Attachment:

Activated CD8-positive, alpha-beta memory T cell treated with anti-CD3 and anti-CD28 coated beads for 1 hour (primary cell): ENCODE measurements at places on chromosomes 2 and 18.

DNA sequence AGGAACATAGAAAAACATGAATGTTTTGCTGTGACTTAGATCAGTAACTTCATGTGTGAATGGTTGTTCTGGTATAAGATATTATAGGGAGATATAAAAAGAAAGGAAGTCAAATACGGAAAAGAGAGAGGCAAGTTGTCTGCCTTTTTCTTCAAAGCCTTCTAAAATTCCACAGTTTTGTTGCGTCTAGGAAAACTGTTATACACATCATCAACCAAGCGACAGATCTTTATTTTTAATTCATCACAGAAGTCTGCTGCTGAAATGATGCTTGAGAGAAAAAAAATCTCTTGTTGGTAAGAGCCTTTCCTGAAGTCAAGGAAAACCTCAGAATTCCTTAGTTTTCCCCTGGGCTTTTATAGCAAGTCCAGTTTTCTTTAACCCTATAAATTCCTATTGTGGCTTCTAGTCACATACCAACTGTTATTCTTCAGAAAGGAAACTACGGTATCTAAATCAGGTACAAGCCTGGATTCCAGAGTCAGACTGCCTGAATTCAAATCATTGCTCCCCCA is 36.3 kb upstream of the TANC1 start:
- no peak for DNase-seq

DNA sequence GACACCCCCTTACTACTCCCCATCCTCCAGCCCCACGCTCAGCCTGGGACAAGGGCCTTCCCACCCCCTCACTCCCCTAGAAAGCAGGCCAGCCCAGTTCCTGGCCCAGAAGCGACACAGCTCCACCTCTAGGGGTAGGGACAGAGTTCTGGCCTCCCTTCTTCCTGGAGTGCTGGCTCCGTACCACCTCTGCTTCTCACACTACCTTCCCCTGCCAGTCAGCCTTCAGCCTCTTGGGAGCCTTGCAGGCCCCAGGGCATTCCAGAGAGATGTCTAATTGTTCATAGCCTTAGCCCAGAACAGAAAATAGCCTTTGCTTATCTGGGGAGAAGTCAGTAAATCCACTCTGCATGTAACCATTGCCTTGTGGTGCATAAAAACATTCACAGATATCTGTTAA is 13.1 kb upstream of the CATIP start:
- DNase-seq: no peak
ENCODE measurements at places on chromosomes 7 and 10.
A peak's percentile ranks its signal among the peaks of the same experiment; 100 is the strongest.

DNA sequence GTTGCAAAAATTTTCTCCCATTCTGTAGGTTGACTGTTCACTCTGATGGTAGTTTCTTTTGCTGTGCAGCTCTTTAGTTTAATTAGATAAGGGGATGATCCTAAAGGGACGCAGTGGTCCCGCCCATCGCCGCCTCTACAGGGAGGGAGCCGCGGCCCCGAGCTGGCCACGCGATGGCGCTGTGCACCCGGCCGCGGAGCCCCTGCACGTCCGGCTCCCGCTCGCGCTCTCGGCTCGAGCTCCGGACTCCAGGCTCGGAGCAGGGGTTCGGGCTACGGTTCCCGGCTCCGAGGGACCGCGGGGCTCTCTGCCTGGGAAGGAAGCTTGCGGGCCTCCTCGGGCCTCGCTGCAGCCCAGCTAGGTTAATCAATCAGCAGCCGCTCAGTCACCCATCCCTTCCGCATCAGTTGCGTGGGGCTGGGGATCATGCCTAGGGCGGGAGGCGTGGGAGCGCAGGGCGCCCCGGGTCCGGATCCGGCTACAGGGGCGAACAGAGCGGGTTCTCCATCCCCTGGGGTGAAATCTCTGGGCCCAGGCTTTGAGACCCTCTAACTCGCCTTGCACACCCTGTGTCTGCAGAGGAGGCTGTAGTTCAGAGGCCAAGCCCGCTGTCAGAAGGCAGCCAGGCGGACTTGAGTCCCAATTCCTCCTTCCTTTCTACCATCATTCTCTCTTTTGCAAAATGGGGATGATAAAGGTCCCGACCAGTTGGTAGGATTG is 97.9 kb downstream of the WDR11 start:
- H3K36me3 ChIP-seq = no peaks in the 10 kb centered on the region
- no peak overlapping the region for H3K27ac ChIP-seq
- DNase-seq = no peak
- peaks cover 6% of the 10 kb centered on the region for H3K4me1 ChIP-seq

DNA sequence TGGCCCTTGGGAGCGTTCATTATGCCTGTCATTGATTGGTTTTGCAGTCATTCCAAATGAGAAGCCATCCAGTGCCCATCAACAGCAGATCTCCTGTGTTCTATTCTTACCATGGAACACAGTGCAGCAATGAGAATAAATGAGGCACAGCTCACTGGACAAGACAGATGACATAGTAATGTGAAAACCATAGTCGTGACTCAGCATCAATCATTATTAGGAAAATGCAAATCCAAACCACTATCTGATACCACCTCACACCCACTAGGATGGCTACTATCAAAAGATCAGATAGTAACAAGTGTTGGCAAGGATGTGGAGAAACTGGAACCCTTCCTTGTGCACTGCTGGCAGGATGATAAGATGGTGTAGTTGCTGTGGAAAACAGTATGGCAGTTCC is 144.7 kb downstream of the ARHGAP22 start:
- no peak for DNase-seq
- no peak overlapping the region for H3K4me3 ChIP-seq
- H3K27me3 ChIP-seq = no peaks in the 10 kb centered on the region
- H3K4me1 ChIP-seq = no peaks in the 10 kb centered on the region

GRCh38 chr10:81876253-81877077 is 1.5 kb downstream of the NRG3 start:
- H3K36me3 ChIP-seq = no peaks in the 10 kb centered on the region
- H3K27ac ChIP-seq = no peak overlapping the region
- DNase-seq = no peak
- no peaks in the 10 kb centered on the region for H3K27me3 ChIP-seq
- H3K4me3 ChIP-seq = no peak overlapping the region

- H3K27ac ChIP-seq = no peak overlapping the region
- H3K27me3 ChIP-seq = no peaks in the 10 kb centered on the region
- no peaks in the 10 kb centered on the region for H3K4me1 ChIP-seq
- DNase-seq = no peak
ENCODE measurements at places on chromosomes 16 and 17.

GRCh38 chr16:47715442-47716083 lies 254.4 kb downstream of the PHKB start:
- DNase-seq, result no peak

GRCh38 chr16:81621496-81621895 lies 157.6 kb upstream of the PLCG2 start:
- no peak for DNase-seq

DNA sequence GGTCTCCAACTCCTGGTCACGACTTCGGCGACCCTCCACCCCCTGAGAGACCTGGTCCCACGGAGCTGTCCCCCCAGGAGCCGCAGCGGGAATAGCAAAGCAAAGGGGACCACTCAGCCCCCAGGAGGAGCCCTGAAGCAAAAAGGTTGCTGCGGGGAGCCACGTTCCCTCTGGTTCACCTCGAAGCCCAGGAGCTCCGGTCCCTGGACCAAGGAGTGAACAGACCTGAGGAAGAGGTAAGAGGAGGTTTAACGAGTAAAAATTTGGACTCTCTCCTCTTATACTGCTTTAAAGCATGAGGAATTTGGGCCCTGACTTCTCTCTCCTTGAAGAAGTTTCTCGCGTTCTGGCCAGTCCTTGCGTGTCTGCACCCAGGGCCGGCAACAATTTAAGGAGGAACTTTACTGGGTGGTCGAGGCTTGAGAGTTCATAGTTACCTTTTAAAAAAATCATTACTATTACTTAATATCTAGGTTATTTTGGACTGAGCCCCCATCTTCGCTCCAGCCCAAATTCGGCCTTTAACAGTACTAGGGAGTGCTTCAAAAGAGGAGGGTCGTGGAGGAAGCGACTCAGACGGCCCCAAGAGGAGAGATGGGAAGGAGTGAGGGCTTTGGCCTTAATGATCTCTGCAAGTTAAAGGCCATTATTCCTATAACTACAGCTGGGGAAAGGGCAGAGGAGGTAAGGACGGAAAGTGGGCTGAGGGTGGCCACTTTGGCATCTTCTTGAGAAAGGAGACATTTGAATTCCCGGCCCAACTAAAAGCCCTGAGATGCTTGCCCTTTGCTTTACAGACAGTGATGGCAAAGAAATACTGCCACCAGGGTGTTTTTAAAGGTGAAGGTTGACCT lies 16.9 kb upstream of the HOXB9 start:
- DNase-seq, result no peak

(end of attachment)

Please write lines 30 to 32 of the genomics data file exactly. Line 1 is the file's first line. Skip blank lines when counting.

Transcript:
- DNase-seq, result no peak

GRCh38 chr16:81621496-81621895 lies 157.6 kb upstream of the PLCG2 start:
- no peak for DNase-seq